Known since ancient time
Anglo-Saxon tin, Latin sternum both names for elements
5.75 (gray) or 7.31 (white)
11.5 Micro ohm cm
1. This is a malleable silvery metal which takes a high polish.
2. It possesses a highly crystalline structure and is moderately ductile.
3. Its conductivity is poor.
4. Its tensile strength is low.
5. Tin is resistant to attack by sea, distilled, or soft tap water, but it will corrode in strong acids, alkalis and acid salts. The presence of oxygen in a solution accelerators the rate of corrosion.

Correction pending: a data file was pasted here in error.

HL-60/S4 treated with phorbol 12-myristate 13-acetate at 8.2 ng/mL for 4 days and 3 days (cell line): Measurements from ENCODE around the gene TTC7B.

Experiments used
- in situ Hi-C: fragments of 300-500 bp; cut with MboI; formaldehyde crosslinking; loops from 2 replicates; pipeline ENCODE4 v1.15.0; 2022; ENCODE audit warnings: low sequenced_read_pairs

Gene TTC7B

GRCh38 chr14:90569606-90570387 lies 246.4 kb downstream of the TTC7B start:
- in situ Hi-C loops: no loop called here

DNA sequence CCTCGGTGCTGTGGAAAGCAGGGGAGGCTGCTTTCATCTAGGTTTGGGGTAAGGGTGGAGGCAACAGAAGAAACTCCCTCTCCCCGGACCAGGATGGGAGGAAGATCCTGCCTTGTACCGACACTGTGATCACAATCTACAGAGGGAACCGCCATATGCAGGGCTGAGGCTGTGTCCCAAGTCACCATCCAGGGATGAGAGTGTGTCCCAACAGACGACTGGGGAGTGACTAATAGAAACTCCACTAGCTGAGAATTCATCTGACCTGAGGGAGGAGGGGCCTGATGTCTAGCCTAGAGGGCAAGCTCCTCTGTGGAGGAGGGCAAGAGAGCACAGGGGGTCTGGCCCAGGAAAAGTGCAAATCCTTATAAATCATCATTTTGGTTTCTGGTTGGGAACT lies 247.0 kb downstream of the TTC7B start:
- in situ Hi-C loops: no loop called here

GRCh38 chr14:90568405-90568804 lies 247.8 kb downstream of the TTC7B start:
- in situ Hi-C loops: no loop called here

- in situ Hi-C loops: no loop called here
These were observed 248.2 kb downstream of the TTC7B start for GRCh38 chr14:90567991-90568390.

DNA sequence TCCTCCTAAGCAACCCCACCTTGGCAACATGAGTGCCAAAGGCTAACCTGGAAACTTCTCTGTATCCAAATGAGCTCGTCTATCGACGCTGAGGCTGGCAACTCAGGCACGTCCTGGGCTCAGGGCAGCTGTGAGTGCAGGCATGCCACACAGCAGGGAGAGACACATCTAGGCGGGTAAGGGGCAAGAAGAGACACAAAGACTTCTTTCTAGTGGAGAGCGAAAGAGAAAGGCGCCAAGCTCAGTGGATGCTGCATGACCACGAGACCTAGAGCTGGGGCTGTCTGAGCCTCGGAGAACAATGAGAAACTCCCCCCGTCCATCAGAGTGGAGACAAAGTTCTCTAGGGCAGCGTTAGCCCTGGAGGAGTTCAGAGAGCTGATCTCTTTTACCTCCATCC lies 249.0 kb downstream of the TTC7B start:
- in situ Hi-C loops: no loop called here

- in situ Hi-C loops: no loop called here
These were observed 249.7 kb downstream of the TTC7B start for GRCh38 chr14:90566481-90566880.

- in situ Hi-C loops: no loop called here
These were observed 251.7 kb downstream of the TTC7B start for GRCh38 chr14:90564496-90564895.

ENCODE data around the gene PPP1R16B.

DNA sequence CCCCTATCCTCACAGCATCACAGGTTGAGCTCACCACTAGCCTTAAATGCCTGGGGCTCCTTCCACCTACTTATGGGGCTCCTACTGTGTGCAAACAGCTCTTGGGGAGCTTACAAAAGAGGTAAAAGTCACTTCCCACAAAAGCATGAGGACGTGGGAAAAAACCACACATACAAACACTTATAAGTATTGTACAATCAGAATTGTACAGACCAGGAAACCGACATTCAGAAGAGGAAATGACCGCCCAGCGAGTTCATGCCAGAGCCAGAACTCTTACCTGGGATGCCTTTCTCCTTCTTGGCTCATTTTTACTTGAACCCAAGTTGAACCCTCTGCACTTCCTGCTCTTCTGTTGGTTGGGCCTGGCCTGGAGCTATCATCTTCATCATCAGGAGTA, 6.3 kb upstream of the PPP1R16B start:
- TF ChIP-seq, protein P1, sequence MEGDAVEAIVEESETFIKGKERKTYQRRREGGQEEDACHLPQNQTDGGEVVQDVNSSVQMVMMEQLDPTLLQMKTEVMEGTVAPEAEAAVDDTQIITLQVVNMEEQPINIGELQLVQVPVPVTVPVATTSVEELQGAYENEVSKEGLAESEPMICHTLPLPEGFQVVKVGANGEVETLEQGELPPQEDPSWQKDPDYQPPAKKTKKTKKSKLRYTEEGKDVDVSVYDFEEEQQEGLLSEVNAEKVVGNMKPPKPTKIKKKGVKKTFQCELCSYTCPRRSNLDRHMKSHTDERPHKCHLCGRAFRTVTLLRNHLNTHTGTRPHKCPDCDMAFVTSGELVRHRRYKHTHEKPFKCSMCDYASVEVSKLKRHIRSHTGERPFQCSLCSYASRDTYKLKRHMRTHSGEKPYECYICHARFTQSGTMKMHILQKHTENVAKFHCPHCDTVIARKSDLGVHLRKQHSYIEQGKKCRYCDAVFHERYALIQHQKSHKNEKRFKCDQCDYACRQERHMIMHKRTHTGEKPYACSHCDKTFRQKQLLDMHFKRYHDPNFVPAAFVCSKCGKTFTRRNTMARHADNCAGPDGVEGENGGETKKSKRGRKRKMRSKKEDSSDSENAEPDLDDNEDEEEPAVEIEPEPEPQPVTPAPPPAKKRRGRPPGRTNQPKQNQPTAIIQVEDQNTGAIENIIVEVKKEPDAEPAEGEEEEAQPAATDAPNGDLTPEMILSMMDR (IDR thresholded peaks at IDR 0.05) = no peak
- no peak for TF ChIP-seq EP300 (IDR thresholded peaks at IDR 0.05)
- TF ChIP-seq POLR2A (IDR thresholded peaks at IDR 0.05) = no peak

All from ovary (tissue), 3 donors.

6. It can be drawn into wires.
Uses: Tin is used to coot other metals to present corrosion. Tin plate over steel is used to make cans for food. Tin salts may be sprayed onto glass to produce electrically conductive coatings. Molten tin is used to float molten glass to produce window glass. It is used to enamel porcelain, cable sheathing and tubes.
Sources: The primary source of tin is cassiterite. Tin is obtained by reducing its ore with coal in a reverberatory furnace.